Canada inflation picks up but still in danger zone
By Louise Egan
OTTAWA (Reuters) - Canada's annual inflation rate crept up to 0.9 percent in November from 0.7 percent in October but it remained below the central bank's target range, ensuring that chronically weak inflation will stay on policymakers' radar as a top concern.
The Canadian dollar weakened to a 3-1/2-year low against the U.S. dollar after the Statistics Canada inflation report, which confirmed analysts' expectations that steep discounting by retailers around "Black Friday" would prevent inflation from gaining much momentum in the near term.
A separate report from Statscan on retail sales in October showed unexpected weakness in the sector as purchases of cars declined.
The consumer price index was flat month on month, with the annual CPI rate pushed higher mainly by shelter and food costs, while prices fell for health and personal care as well as for clothing and footwear.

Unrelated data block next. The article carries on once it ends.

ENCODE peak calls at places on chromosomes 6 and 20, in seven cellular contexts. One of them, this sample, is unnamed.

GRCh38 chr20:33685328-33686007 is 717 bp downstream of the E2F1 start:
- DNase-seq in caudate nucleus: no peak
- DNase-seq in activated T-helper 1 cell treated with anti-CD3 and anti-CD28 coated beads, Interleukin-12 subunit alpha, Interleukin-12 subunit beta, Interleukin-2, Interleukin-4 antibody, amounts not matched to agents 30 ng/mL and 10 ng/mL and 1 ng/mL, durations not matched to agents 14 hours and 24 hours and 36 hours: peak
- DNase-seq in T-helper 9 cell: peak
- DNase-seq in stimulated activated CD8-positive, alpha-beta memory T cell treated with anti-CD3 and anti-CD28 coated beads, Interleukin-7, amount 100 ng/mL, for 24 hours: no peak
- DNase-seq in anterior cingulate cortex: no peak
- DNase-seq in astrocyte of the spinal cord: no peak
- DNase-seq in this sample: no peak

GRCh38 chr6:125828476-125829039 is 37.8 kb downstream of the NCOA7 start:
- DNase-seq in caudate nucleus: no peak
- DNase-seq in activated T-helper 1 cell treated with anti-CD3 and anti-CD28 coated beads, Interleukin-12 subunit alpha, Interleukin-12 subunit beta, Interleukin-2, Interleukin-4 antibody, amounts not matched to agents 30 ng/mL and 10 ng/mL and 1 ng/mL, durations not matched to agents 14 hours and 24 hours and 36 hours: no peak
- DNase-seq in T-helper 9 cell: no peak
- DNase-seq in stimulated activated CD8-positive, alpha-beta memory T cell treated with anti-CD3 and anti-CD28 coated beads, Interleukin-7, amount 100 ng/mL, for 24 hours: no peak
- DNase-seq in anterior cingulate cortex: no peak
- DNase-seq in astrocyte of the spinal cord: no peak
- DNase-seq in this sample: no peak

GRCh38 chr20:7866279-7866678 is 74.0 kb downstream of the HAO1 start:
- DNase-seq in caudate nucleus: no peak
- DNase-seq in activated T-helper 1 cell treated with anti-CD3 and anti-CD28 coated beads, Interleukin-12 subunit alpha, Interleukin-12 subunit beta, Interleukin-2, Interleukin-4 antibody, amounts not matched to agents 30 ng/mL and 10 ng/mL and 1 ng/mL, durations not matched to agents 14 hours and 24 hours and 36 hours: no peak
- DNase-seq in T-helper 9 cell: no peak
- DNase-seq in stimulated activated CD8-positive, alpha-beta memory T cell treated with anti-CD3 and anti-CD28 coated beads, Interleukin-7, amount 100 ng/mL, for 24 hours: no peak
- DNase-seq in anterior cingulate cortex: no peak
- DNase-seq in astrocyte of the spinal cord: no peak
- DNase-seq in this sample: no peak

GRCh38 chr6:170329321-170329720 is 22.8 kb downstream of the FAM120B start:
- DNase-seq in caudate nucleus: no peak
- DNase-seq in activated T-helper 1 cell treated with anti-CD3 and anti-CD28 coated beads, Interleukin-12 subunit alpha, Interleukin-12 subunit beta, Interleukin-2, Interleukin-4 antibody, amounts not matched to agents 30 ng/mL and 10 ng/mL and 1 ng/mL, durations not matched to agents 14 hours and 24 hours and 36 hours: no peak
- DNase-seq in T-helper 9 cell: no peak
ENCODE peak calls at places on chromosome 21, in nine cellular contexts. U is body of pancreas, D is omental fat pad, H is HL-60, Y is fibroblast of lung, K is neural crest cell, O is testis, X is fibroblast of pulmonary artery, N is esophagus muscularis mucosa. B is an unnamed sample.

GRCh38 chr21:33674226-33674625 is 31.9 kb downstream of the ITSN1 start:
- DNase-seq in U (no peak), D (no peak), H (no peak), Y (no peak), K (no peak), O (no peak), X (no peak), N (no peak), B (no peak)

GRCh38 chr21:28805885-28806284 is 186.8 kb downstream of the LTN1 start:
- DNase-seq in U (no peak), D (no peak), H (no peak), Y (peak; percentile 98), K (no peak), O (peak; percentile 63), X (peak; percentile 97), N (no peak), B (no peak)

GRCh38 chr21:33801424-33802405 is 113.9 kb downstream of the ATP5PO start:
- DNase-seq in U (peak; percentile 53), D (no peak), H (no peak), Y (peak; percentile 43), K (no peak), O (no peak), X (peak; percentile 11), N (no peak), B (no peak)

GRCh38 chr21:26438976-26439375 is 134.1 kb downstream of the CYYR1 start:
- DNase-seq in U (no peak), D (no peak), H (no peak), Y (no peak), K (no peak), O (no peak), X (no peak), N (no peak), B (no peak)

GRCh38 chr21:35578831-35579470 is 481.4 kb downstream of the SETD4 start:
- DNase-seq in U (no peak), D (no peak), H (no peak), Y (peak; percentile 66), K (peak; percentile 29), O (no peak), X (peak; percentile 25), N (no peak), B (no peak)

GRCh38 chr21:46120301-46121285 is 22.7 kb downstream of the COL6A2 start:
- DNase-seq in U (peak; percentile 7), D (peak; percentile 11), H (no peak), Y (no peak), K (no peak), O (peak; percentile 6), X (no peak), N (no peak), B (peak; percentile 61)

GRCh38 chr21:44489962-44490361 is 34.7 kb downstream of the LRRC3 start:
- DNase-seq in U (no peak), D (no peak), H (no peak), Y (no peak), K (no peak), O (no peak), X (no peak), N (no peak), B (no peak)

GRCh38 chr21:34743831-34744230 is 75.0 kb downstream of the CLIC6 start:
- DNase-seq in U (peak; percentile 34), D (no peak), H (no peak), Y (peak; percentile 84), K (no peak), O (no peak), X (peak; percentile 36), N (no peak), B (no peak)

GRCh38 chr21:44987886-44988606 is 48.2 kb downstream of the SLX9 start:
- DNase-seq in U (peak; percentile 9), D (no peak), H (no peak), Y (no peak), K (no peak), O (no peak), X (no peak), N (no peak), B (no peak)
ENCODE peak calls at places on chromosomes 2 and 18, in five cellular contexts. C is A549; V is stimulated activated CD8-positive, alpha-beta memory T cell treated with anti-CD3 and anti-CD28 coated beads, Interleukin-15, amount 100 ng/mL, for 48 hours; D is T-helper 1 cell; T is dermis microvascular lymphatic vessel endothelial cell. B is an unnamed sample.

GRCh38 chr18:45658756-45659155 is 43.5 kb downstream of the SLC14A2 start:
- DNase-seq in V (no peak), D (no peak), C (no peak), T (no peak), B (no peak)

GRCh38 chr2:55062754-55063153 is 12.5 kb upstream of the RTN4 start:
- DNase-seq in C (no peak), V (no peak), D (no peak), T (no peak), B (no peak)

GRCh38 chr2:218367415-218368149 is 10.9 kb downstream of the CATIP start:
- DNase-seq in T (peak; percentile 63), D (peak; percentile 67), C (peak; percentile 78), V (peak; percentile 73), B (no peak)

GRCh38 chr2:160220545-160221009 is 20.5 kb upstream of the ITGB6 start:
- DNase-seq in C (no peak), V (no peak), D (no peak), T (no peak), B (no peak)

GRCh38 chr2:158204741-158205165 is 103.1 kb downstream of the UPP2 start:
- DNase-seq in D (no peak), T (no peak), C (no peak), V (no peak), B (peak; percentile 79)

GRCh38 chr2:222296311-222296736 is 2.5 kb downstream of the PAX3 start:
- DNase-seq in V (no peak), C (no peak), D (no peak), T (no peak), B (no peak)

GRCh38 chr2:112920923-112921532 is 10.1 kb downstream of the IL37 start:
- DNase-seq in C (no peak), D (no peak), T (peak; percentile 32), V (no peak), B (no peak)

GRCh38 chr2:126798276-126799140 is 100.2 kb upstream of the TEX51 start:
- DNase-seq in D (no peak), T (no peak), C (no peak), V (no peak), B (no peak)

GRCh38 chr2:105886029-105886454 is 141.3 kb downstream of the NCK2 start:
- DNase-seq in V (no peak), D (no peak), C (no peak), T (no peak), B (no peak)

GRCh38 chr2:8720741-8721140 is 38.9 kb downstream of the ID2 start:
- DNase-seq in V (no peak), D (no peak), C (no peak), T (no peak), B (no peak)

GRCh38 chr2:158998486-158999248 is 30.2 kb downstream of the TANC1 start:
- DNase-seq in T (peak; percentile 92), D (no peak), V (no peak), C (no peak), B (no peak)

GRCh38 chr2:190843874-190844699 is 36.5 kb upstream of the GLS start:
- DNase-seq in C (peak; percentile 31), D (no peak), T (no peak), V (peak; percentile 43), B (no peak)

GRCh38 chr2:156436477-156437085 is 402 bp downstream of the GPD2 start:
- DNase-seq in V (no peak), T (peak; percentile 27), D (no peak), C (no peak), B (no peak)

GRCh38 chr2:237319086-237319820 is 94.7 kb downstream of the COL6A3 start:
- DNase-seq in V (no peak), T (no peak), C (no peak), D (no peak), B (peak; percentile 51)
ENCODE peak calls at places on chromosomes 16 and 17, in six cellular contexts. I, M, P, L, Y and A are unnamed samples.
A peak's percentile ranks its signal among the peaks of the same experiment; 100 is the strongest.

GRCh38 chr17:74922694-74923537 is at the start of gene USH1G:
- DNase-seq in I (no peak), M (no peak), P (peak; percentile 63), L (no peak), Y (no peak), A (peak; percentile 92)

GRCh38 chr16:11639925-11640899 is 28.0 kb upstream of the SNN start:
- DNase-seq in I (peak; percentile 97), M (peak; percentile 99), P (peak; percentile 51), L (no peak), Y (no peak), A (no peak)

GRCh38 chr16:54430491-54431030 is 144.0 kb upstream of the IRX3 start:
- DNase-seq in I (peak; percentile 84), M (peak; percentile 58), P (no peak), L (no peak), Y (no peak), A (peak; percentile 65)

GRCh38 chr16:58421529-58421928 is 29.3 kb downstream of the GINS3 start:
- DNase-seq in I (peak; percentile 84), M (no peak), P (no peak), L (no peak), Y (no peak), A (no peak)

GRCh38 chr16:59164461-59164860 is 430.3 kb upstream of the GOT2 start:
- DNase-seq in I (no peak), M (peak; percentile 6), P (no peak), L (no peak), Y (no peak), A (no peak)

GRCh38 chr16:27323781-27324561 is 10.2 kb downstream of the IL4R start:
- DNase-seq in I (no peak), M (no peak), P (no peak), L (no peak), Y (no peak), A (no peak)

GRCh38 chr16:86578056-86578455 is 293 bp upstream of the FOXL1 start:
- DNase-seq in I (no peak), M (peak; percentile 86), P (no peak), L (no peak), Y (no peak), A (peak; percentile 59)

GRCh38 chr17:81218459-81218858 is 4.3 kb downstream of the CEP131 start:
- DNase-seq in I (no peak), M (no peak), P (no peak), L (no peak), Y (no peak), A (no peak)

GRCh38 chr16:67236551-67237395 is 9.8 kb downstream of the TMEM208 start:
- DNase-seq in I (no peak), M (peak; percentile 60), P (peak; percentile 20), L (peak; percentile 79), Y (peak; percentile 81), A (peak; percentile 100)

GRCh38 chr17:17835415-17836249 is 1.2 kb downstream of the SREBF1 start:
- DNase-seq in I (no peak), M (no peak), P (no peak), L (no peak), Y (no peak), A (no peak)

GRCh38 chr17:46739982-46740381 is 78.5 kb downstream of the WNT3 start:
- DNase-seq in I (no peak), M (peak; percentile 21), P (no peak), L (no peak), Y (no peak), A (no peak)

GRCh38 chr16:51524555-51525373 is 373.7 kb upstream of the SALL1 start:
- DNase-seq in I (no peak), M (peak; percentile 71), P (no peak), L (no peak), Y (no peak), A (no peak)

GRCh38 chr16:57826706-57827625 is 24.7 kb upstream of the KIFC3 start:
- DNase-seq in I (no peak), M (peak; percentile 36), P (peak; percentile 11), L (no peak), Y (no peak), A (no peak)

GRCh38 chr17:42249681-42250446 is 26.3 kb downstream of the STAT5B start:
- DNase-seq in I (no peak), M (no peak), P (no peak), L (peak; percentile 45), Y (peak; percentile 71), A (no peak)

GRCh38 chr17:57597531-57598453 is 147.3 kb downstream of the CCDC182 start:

But the annual core CPI, closely watched by the Bank of Canada because it excludes volatile items such as gasoline and food, slipped 0.1 percentage point in the month for an annual rate of 1.1 percent.
Both the total and core inflation rates were slightly below market expectations of 1.0 percent and 1.2 percent, respectively.
"From a policy perspective, (it) helps fuel the growing narrative that the Bank of Canada is becoming increasingly more dovish," said Mazen Issa, a strategist at TD Securities.
"Certainly the risk that the bank adopts an explicit easing bias in January continues to grow and this report lends further credence to that view," he said. Continued...